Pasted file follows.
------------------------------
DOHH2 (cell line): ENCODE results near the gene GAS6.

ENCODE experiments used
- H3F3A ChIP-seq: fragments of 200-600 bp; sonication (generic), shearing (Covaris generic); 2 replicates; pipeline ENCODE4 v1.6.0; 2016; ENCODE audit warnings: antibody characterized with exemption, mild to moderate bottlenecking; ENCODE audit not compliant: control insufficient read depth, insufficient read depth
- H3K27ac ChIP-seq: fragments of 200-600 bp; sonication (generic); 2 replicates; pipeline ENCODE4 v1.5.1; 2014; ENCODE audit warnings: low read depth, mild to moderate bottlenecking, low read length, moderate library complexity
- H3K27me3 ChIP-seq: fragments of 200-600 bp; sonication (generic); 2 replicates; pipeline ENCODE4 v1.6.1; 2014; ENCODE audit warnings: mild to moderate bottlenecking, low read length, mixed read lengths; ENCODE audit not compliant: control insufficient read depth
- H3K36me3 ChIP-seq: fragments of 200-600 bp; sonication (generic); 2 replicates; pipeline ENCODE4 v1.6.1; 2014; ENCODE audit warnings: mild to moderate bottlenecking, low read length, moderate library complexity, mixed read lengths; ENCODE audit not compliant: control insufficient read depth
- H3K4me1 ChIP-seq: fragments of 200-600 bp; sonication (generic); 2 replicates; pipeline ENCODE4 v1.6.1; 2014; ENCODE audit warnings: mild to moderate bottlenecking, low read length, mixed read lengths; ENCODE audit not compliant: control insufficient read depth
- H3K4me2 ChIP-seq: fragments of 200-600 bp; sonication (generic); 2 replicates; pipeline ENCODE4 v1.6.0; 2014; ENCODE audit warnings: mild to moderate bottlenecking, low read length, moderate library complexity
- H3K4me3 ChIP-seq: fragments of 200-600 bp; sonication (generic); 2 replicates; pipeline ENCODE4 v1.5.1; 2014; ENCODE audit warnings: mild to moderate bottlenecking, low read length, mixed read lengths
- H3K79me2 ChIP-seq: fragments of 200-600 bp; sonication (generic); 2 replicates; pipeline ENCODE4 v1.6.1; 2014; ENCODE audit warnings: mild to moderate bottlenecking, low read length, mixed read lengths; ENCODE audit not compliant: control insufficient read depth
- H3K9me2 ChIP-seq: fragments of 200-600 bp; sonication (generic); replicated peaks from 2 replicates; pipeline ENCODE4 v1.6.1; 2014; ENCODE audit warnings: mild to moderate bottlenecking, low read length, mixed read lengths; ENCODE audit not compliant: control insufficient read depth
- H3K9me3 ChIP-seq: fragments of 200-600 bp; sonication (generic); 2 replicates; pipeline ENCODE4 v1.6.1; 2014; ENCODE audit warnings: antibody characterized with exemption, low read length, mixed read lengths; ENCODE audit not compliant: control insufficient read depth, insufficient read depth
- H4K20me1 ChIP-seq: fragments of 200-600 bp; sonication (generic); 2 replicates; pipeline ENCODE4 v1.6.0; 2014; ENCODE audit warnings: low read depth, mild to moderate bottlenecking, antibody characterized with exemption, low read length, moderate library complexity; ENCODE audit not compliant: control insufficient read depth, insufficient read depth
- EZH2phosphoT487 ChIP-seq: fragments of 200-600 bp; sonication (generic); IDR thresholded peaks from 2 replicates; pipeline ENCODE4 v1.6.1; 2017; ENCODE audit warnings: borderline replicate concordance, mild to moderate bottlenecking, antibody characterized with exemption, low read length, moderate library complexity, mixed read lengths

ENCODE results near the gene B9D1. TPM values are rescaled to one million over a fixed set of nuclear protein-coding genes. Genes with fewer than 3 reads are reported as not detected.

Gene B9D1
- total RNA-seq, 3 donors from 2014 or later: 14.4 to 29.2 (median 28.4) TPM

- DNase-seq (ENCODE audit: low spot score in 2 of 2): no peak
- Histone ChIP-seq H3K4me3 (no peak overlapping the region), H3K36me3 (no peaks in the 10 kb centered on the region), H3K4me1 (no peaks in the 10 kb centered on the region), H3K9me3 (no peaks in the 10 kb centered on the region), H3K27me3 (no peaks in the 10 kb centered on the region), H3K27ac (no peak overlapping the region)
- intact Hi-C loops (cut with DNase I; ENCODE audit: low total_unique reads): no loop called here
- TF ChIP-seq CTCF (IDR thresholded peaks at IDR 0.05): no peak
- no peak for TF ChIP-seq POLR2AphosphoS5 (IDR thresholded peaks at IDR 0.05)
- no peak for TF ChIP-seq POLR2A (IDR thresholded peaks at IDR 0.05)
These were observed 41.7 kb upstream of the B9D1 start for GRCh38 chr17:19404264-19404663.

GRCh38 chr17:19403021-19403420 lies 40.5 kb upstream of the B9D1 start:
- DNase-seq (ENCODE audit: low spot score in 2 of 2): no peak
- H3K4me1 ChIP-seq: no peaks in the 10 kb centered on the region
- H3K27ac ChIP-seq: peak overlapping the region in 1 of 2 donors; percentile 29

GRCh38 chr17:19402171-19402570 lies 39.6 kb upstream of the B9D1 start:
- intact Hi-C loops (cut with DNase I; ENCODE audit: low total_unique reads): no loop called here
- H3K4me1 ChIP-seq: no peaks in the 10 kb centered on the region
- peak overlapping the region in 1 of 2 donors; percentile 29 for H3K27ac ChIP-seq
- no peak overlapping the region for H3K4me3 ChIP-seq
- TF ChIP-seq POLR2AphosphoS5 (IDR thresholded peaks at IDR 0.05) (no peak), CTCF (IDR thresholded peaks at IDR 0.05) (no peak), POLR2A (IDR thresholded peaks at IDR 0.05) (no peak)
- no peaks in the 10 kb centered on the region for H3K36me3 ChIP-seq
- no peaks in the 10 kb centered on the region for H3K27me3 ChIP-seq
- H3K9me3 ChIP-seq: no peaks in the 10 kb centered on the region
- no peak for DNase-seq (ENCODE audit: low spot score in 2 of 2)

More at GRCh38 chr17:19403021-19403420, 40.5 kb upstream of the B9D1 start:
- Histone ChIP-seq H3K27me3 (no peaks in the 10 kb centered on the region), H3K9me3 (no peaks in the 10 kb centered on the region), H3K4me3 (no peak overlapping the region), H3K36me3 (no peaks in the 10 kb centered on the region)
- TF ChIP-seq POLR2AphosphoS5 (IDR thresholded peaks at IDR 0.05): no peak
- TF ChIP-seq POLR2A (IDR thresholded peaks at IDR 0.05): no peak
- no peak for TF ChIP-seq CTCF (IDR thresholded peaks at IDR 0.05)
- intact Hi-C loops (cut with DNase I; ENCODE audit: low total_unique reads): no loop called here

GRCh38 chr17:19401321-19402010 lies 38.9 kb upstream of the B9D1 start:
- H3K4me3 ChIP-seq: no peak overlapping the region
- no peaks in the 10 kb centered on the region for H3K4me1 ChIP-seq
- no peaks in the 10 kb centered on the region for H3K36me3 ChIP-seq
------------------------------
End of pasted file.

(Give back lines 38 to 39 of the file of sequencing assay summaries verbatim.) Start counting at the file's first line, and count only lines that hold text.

- no peak for DNase-seq (ENCODE audit: low spot score in 2 of 2)

More at GRCh38 chr17:19403021-19403420, 40.5 kb upstream of the B9D1 start: